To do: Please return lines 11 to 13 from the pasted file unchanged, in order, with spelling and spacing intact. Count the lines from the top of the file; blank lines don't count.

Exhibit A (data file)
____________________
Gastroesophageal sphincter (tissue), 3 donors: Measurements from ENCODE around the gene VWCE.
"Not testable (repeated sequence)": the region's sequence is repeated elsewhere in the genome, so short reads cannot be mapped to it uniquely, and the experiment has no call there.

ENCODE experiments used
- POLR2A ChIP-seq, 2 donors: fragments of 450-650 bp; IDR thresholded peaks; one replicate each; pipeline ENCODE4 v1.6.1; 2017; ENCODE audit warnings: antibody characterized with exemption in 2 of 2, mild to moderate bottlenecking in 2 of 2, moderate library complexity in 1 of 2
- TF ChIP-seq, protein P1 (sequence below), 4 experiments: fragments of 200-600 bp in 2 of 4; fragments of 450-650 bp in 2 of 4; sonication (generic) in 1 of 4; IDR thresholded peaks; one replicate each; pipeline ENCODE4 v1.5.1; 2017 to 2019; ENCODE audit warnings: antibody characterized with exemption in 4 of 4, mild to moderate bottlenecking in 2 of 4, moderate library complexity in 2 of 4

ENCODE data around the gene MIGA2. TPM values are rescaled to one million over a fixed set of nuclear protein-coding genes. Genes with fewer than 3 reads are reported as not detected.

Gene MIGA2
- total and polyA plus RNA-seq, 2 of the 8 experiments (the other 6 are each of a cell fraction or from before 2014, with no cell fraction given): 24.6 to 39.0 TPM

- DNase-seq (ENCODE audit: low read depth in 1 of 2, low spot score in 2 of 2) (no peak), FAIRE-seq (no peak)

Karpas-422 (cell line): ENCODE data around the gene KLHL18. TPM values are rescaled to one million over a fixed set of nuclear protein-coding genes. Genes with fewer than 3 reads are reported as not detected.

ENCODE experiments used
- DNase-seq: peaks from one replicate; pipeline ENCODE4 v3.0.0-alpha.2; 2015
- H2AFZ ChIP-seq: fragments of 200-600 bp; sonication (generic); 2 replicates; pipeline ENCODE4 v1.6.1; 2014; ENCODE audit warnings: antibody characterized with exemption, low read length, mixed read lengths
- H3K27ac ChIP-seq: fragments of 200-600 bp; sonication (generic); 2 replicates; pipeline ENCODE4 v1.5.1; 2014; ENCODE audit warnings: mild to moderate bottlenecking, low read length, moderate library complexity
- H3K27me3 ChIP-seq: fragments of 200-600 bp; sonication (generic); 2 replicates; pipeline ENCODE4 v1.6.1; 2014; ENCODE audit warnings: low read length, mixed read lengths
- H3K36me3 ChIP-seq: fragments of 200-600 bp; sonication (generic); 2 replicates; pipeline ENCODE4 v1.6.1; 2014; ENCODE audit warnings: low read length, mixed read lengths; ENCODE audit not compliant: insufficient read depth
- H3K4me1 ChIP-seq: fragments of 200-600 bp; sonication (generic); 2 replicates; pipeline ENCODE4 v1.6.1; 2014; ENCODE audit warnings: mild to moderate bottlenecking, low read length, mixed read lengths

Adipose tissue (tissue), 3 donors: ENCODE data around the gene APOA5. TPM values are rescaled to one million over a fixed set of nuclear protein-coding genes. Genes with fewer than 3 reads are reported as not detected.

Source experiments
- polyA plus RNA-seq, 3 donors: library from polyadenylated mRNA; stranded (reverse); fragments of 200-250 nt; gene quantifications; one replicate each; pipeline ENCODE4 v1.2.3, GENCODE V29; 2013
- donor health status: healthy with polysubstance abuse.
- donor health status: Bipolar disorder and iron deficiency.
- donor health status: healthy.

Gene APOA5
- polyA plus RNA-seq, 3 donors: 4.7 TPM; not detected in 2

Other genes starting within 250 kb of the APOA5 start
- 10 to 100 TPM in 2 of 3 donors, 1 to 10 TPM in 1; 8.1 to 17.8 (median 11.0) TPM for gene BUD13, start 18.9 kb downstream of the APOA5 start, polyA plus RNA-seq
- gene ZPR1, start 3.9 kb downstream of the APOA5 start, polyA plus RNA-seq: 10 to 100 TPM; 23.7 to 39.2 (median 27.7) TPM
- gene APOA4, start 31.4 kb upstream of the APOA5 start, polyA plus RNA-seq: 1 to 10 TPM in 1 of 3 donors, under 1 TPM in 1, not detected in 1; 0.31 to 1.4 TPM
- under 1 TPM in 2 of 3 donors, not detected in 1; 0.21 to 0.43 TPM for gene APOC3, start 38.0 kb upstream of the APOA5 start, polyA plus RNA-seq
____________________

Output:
ENCODE experiments used
- DNase-seq: peaks from one replicate; pipeline ENCODE4 v3.0.0-alpha.2; 2015
- H2AFZ ChIP-seq: fragments of 200-600 bp; sonication (generic); 2 replicates; pipeline ENCODE4 v1.6.1; 2014; ENCODE audit warnings: antibody characterized with exemption, low read length, mixed read lengths